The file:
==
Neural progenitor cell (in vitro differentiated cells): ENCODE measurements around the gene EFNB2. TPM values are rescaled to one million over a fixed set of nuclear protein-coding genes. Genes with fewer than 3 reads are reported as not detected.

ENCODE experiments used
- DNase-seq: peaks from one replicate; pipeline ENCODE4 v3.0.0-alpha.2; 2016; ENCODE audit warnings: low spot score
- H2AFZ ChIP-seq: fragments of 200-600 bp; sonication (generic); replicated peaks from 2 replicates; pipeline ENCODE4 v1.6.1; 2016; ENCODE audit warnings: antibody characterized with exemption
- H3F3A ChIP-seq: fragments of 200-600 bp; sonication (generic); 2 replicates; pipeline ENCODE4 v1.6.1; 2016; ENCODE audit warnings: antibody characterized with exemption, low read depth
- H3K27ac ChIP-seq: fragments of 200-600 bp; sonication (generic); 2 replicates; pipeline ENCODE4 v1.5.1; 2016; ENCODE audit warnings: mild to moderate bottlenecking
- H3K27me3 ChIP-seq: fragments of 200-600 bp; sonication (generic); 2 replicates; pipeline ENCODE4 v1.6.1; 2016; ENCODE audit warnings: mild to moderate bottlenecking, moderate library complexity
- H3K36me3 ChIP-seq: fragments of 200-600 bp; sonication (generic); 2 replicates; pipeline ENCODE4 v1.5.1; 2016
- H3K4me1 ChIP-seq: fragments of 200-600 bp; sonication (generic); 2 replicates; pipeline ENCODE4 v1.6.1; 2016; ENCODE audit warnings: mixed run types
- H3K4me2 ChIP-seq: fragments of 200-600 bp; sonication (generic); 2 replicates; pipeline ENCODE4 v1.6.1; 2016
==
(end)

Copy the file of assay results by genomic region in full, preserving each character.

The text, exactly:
Neural progenitor cell (in vitro differentiated cells): ENCODE measurements around the gene EFNB2. TPM values are rescaled to one million over a fixed set of nuclear protein-coding genes. Genes with fewer than 3 reads are reported as not detected.

ENCODE experiments used
- DNase-seq: peaks from one replicate; pipeline ENCODE4 v3.0.0-alpha.2; 2016; ENCODE audit warnings: low spot score
- H2AFZ ChIP-seq: fragments of 200-600 bp; sonication (generic); replicated peaks from 2 replicates; pipeline ENCODE4 v1.6.1; 2016; ENCODE audit warnings: antibody characterized with exemption
- H3F3A ChIP-seq: fragments of 200-600 bp; sonication (generic); 2 replicates; pipeline ENCODE4 v1.6.1; 2016; ENCODE audit warnings: antibody characterized with exemption, low read depth
- H3K27ac ChIP-seq: fragments of 200-600 bp; sonication (generic); 2 replicates; pipeline ENCODE4 v1.5.1; 2016; ENCODE audit warnings: mild to moderate bottlenecking
- H3K27me3 ChIP-seq: fragments of 200-600 bp; sonication (generic); 2 replicates; pipeline ENCODE4 v1.6.1; 2016; ENCODE audit warnings: mild to moderate bottlenecking, moderate library complexity
- H3K36me3 ChIP-seq: fragments of 200-600 bp; sonication (generic); 2 replicates; pipeline ENCODE4 v1.5.1; 2016
- H3K4me1 ChIP-seq: fragments of 200-600 bp; sonication (generic); 2 replicates; pipeline ENCODE4 v1.6.1; 2016; ENCODE audit warnings: mixed run types
- H3K4me2 ChIP-seq: fragments of 200-600 bp; sonication (generic); 2 replicates; pipeline ENCODE4 v1.6.1; 2016